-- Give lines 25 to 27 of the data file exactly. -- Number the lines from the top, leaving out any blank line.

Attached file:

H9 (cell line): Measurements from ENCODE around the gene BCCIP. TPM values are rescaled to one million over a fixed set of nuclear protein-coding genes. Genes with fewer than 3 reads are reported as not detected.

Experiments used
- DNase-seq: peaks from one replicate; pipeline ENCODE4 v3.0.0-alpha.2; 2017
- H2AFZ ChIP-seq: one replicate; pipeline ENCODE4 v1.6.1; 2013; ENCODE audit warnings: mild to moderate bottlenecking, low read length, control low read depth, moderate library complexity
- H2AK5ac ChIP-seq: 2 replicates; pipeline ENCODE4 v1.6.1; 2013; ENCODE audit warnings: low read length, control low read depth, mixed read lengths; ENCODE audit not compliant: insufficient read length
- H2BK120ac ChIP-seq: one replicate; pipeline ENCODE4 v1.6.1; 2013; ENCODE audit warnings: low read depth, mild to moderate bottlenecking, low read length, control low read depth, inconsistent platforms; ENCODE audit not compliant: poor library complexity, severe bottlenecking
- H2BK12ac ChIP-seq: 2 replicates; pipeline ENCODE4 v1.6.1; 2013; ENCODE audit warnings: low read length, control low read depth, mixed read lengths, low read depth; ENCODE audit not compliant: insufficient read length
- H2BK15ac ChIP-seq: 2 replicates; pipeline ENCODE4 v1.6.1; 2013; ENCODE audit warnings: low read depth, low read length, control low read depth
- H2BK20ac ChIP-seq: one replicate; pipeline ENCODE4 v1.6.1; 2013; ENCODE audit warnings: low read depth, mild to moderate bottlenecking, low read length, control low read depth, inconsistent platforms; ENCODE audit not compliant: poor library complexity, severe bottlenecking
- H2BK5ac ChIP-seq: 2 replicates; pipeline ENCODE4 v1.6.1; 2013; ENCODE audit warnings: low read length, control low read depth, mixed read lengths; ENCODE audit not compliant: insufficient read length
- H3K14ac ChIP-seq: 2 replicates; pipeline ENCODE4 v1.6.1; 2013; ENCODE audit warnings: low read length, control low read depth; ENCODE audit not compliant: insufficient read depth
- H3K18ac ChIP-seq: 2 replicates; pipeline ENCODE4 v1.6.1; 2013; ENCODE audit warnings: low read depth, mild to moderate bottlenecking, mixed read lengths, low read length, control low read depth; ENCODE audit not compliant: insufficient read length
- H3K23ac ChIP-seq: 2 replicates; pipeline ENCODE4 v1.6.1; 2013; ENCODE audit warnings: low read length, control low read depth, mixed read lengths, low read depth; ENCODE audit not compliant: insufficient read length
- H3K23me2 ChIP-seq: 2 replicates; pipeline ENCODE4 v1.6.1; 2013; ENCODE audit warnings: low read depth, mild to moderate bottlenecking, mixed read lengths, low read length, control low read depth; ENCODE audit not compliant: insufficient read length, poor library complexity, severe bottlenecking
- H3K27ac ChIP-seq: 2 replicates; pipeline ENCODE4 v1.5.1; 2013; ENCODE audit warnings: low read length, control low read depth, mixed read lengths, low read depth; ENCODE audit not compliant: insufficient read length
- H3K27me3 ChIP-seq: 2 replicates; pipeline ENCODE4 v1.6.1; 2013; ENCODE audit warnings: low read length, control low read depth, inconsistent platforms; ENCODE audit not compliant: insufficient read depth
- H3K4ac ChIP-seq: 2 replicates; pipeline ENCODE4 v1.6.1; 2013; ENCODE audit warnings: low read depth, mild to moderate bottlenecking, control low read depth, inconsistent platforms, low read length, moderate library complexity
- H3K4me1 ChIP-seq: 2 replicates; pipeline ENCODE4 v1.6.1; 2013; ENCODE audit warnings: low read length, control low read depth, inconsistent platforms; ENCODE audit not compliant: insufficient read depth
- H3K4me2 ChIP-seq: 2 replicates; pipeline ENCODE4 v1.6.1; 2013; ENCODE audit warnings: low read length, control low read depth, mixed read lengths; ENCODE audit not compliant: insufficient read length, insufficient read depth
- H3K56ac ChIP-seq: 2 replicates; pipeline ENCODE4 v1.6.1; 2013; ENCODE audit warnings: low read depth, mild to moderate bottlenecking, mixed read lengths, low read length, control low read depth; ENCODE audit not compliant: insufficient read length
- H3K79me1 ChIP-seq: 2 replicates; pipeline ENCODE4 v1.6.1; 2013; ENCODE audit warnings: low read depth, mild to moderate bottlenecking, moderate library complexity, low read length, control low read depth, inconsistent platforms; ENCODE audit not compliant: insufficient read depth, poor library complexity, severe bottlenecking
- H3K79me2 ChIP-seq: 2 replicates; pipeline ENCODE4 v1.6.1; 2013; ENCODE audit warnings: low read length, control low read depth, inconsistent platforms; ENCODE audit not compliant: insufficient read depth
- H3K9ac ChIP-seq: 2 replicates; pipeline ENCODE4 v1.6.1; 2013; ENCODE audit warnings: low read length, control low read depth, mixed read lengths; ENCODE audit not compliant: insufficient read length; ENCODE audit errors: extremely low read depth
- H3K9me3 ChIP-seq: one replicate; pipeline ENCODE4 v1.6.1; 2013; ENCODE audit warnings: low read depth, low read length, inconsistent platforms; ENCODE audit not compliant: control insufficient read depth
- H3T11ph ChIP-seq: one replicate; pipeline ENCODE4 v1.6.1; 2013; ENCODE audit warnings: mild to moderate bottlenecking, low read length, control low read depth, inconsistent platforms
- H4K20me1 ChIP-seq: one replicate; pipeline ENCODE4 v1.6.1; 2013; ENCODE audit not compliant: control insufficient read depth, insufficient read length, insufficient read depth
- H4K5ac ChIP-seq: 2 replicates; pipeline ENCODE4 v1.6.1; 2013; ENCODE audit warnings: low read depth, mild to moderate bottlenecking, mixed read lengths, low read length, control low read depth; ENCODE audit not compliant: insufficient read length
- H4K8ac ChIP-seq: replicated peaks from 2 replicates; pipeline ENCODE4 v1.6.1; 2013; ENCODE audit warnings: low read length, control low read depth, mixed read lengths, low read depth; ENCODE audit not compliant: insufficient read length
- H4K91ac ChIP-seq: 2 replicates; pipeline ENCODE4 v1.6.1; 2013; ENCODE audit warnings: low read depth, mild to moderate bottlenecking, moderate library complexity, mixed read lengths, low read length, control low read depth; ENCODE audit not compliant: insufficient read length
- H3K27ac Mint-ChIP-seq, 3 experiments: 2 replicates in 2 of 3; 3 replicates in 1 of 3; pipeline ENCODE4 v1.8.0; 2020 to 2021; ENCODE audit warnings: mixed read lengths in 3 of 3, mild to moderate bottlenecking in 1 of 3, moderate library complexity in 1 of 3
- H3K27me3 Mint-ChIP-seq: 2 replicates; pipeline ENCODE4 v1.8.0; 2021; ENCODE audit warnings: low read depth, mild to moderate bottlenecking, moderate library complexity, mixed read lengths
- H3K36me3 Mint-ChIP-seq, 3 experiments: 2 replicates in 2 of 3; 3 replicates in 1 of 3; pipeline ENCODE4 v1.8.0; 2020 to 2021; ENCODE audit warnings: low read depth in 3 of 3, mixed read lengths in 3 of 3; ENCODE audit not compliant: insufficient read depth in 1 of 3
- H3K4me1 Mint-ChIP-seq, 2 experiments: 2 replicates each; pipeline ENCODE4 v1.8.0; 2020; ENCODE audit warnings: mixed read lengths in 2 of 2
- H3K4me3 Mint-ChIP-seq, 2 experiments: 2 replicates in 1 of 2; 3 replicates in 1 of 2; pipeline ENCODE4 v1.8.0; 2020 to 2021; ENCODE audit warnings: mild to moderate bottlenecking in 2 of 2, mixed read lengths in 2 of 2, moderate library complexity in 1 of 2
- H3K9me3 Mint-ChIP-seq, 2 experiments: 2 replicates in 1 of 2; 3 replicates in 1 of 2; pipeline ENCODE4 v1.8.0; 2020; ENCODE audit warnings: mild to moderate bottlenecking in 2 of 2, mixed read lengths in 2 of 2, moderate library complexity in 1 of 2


- H3T11ph ChIP-seq: one replicate; pipeline ENCODE4 v1.6.1; 2013; ENCODE audit warnings: mild to moderate bottlenecking, low read length, control low read depth, inconsistent platforms
- H4K20me1 ChIP-seq: one replicate; pipeline ENCODE4 v1.6.1; 2013; ENCODE audit not compliant: control insufficient read depth, insufficient read length, insufficient read depth
- H4K5ac ChIP-seq: 2 replicates; pipeline ENCODE4 v1.6.1; 2013; ENCODE audit warnings: low read depth, mild to moderate bottlenecking, mixed read lengths, low read length, control low read depth; ENCODE audit not compliant: insufficient read length